As we said back in October, we're splitting the existing lesson repository into smaller and more manageable pieces. To do that, we have defined a new template for lessons, and have been extracting the history of the existing material from the current repository. (We wanted to get the entire history of each lesson so that people would receive credit for the work they've done.) The second step has taken longer than planned, but we now have all of the core novice lessons in repositories of their own:

Repository Title/website Status
shell-novice Introduction to the Unix shell. beta
git-novice Introduction to Git. beta
hg-novice Introduction to Mercurial. beta
sql-novice-survey Introduction to SQL using Antarctic survey data. beta
python-novice-inflammation Introduction to Python using inflammation data. beta
r-novice-inflammation Introduction to R using inflammation data. beta
matlab-novice-inflammation Introduction to MATLAB using inflammation data. beta
capstone-novice-spreadsheet-biblio A short capstone that gets a bibliography out of a spreadsheet and into a more usable form. beta
instructor-training Software Carpentry instructor training course. alpha
python-novice-turtles Introduction to Python using turtle graphics. alpha

There's still a lot to be done:

  • The CSS used to style the new template needs a major overhaul.

  • The validation tool used to check the format of lessons against the new template needs more work.

  • The challenge exercises all need titles (right now, most are titled "FIXME").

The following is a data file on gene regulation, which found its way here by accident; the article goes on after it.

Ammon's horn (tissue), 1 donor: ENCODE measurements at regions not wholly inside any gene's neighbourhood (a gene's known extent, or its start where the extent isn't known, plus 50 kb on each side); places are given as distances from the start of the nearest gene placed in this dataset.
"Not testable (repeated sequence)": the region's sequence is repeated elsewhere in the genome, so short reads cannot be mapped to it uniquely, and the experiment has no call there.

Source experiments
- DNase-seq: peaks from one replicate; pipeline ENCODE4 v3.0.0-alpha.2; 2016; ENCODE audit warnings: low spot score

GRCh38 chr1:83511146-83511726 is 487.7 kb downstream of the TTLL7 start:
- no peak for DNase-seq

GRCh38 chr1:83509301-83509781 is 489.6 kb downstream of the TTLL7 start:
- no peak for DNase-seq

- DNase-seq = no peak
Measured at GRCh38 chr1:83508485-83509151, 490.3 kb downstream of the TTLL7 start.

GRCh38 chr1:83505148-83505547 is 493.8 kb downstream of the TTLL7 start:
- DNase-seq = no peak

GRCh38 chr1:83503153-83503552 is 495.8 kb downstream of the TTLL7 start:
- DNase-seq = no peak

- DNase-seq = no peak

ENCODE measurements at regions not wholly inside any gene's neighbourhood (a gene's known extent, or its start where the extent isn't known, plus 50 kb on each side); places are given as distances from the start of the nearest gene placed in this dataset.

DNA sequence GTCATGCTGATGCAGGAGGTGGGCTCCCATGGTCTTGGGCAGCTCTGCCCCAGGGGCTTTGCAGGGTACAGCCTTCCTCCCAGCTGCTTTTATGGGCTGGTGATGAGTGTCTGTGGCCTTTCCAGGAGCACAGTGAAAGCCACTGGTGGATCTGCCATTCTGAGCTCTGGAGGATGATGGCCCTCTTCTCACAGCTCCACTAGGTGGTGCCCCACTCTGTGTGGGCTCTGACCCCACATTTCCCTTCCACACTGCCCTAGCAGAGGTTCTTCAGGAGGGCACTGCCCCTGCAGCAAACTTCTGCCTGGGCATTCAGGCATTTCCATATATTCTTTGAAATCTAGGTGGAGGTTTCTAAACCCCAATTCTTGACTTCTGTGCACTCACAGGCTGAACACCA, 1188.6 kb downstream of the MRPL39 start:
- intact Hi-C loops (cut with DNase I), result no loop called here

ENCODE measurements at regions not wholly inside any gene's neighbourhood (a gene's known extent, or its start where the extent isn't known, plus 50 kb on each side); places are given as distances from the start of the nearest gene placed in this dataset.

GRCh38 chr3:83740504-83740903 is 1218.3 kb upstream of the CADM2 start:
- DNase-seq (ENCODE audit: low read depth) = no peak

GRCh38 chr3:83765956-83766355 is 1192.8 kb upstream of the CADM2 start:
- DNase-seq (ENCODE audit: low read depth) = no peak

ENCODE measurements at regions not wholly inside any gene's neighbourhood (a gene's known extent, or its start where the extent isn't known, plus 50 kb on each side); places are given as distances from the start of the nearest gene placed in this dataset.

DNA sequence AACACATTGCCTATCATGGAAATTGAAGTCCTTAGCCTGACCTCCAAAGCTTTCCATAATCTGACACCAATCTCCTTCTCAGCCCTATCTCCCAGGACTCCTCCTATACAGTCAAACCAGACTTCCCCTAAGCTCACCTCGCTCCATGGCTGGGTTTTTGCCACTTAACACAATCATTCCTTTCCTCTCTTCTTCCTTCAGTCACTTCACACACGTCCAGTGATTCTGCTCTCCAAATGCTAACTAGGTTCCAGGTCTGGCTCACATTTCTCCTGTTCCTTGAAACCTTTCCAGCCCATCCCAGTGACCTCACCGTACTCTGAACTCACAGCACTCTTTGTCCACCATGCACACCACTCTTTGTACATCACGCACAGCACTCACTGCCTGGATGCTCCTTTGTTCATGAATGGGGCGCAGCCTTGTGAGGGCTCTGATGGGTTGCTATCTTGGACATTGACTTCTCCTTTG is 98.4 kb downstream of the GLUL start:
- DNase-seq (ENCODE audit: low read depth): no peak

• We need a 3-minute motivational slide deck for each lesson. (See this page for a preview of the tool we're going to use to record these.)

  • Glossary entries need to be brought over from the old repository.

  • The intermediate lessons need to be extracted from the old repository and merged with the new lesson template.

  • Learning objectives for each lesson need to be rewritten to be more concrete.

  • Data files in the novice R lesson need to be moved into the data sub-directory and paths in the source updated accordingly.

  • The outstanding pull requests against the master branch of the shell lesson need to be merged or discarded so that we can close that branch and start doing everything against gh-pages.

  • The "images" produced by ipythonblocks in the novice Python lesson need to be regenerated as PNGs (rather than as HTML tables), saved, and linked in.

  • ...and a hundred and one other things, because lessons are like theses: they're never done, they're just delivered.

One thing you'll notice is that we're now using Markdown for everything instead of IPython Notebooks. We still teach with notebooks when we're in front of a class, but our contributors have found diffing and merging them difficult enough that we're switching back to plain old text for the notes until something like nbdiff is ready for prime time.

Another thing you might notice is a new capstone lesson showing people how to use the shell, Python, SQL, and Git to extract authors' names from a bibliography stored in a spreadsheet and answer questions like, "Who has co-authored papers with whom?" This lesson is meant to be useful in its own right, but also to serve as an example for others of its kind. If you have something short and accessible that you'd like to share, please let us know: we'd be happy to work with you to bring it to a wider audience.

What we need most, though, is polish: all of the points listed above need to be addressed before we can put these lessons on the website instead of the ones stored in the old repository. If you have 15 minutes, please dive into one of these lessons, proof-read one section, and file some issues. Or better yet, send us a pull request that fixes something—anything at all—so that we can hit the ground running in 2015.

This post originally appeared in the Software Carpentry blog.